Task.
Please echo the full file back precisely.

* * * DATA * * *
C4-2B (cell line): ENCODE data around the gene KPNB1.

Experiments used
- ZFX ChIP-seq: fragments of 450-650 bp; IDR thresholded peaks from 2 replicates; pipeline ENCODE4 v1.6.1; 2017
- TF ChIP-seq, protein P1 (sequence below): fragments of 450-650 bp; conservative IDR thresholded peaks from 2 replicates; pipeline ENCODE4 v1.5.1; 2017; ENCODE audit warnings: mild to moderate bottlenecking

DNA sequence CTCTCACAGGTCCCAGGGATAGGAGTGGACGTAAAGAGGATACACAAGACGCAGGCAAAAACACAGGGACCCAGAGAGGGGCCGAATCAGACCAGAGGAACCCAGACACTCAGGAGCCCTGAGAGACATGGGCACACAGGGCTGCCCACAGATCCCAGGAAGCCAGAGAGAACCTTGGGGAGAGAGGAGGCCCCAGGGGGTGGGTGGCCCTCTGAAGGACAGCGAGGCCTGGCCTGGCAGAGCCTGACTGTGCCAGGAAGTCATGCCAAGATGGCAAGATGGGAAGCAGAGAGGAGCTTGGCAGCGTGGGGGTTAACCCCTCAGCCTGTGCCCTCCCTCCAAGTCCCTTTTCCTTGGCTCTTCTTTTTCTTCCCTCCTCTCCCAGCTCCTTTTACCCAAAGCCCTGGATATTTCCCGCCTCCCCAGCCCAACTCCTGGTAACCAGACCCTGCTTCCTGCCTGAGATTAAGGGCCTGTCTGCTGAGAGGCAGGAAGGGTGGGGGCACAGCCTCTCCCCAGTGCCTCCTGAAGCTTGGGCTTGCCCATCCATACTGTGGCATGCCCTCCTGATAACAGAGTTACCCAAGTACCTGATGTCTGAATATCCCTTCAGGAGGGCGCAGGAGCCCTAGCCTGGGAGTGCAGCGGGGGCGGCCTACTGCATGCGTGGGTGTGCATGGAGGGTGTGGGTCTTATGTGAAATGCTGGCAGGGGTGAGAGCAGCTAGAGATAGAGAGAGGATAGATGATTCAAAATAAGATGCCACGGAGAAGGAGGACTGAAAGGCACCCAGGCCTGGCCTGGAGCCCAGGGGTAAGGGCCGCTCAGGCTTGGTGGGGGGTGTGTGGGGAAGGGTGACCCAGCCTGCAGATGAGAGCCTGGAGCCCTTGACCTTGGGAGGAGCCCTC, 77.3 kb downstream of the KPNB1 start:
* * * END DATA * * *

C4-2B (cell line): ENCODE data around the gene KPNB1.

Experiments used
- ZFX ChIP-seq: fragments of 450-650 bp; IDR thresholded peaks from 2 replicates; pipeline ENCODE4 v1.6.1; 2017
- TF ChIP-seq, protein P1 (sequence below): fragments of 450-650 bp; conservative IDR thresholded peaks from 2 replicates; pipeline ENCODE4 v1.5.1; 2017; ENCODE audit warnings: mild to moderate bottlenecking

DNA sequence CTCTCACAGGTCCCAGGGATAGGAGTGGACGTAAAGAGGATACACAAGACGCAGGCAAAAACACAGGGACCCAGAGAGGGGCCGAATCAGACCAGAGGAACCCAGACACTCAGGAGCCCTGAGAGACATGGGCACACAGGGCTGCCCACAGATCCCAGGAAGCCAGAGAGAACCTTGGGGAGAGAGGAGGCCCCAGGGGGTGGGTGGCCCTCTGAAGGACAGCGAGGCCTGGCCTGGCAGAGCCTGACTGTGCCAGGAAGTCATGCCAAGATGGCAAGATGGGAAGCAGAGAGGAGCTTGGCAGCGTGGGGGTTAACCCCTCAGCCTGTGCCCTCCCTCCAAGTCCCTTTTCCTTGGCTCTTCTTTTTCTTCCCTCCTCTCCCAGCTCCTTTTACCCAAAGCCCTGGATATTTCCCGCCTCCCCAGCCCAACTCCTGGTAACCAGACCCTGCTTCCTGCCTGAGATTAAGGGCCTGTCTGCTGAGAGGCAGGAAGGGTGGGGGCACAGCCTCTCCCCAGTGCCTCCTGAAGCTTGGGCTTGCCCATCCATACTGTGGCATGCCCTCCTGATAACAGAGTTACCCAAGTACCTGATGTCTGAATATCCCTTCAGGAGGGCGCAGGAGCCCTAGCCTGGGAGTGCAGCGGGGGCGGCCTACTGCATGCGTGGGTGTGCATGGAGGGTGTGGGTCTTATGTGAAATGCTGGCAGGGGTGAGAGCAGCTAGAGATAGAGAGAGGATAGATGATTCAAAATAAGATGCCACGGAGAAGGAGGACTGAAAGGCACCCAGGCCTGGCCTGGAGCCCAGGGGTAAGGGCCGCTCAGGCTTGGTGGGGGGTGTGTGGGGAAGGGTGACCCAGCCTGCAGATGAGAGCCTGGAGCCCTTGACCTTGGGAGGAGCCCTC, 77.3 kb downstream of the KPNB1 start: